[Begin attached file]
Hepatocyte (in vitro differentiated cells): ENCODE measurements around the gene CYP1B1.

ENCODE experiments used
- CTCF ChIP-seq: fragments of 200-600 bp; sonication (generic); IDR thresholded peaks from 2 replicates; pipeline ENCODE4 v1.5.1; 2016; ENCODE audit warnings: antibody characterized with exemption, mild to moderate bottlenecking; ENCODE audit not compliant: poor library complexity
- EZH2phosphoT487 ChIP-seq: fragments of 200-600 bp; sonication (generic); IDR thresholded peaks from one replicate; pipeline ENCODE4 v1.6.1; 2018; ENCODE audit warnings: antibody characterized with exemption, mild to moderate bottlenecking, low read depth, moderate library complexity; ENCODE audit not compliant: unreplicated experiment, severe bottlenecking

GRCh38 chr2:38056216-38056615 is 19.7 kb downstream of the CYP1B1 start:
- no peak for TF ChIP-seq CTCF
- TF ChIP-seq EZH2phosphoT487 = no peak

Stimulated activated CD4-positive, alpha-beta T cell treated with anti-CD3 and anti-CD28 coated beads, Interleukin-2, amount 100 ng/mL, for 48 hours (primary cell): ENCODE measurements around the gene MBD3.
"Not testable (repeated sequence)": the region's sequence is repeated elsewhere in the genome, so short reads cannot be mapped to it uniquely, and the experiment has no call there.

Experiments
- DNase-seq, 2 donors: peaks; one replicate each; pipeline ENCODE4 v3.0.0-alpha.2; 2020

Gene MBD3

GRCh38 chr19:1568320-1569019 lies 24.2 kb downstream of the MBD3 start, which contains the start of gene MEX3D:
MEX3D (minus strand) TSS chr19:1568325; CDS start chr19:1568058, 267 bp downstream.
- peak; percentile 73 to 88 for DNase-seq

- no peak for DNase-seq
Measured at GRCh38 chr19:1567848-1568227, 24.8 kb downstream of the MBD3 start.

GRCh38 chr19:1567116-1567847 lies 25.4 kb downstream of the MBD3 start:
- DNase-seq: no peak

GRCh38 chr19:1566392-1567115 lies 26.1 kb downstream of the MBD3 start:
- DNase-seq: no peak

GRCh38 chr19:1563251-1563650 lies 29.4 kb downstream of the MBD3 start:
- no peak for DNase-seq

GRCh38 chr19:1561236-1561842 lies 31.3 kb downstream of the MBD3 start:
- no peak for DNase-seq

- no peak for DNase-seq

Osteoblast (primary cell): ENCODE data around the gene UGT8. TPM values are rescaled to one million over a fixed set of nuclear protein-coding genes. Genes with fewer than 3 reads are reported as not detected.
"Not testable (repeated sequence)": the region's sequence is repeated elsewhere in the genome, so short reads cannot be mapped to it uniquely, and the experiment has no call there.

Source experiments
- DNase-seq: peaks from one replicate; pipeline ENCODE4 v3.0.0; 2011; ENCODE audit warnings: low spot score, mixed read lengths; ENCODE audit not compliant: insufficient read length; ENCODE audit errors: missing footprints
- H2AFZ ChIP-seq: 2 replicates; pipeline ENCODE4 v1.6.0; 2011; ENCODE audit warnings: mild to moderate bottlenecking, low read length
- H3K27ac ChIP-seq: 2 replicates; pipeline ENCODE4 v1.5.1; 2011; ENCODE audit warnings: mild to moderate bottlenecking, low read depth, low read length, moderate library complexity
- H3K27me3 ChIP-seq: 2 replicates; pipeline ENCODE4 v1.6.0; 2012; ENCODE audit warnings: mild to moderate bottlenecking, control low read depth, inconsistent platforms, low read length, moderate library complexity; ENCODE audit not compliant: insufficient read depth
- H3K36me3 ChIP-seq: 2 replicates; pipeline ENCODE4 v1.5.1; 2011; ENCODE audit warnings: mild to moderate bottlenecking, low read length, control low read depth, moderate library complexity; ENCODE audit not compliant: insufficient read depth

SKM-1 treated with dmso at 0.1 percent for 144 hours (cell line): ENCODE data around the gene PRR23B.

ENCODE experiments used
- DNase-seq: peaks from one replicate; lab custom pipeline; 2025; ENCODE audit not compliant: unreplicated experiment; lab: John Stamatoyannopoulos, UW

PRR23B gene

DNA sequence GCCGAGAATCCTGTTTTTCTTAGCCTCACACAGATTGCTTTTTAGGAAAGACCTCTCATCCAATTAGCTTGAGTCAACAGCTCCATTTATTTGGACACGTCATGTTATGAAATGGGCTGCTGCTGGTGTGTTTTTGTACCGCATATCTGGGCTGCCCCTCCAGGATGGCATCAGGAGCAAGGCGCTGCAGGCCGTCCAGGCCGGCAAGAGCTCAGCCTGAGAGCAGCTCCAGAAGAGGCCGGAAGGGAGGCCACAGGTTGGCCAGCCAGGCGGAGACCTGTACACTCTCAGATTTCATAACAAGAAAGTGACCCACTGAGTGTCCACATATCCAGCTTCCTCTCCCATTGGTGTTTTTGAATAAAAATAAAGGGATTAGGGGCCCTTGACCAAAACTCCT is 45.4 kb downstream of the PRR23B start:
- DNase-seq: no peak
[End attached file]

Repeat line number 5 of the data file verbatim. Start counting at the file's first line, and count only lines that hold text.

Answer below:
GRCh38 chr2:38056216-38056615 is 19.7 kb downstream of the CYP1B1 start: